Symptoms.—The attack generally begins suddenly, though prodromal symptoms are not uncommon, and consist of a sensation of uneasiness or constriction in the larynx, oppression or tightness in the chest; chilly sensations, digestive disturbances, profuse diuresis, and marked depression of spirits.

The attack most frequently commences in the night, after the patient has gone to sleep, he being awakened by a sense of suffocation or inability to fill his lungs. The dyspnea is marked, and the patient desires his window thrown open that he may get fresh air. There is great anxiety; the face becomes pale, often cyanotic, showing imperfect aeration of the blood; the pulse is rapid but feeble; the face, and sometimes the entire body, is covered with a cold sweat; the extremities become cold, and the temperature not infrequently becomes subnormal. The patient is unable to lie down, the most comfortable position being a sitting posture, the hands grasping some object for support, thus bringing to his assistance tlie accessory muscles of respiration.

The breathing is characteristic, being of a wheezing character that can be heard for quite a distance. Although, owing to spasmodic contraction, the air enters the lung with difficulty, the patient experiences still greater labor in expiration or emptying the lungs, the wheezing being more pronounced on expiration than on inspiration.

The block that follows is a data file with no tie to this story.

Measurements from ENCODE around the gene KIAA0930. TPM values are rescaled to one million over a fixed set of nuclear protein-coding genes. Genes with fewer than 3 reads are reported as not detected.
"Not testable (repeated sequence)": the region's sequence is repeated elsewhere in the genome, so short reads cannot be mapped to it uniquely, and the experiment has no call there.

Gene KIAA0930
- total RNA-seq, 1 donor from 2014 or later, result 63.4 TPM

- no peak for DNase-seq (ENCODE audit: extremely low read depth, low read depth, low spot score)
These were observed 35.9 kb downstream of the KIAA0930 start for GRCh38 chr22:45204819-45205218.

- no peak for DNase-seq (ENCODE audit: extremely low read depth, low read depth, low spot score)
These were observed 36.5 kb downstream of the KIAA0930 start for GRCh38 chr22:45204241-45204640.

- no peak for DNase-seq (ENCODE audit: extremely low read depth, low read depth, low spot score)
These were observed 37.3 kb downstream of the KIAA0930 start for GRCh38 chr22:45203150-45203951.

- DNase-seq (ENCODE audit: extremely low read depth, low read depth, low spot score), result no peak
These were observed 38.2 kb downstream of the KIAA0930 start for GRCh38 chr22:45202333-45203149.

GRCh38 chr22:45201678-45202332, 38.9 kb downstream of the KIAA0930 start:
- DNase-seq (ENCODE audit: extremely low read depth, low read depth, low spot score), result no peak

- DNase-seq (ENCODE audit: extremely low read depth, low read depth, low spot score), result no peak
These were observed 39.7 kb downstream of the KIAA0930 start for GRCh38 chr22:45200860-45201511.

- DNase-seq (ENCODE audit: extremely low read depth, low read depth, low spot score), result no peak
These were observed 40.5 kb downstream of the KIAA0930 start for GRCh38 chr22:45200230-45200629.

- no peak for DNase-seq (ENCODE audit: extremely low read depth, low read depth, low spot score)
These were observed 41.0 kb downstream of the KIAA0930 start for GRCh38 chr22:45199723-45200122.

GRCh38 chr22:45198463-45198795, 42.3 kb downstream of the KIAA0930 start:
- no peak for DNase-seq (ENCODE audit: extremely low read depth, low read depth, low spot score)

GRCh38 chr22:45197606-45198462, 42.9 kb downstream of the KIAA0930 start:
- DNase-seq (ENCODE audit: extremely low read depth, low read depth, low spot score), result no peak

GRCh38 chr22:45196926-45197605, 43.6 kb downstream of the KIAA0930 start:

The dyspnea is increased by paroxysms of coughing, which at first are quite severe and attended by expectoration of a tenacious viscid mucus. Later the cough is looser and the mucus raised with ease.

The sputum of asthma is characteristic and consists of small, jelly-like balls floating in their mucin. These balls, "perles" of Laennec, are mucous molds of the small bronchioles, and when unrolled are found to be spiral in form, known as Curschmann's spirals, he being the first to describe them. There are also found in many cases, octahedral crystals, asthma crystals, first described by Leydon. They are identical with the crystals found in semen and in the blood in leukemia.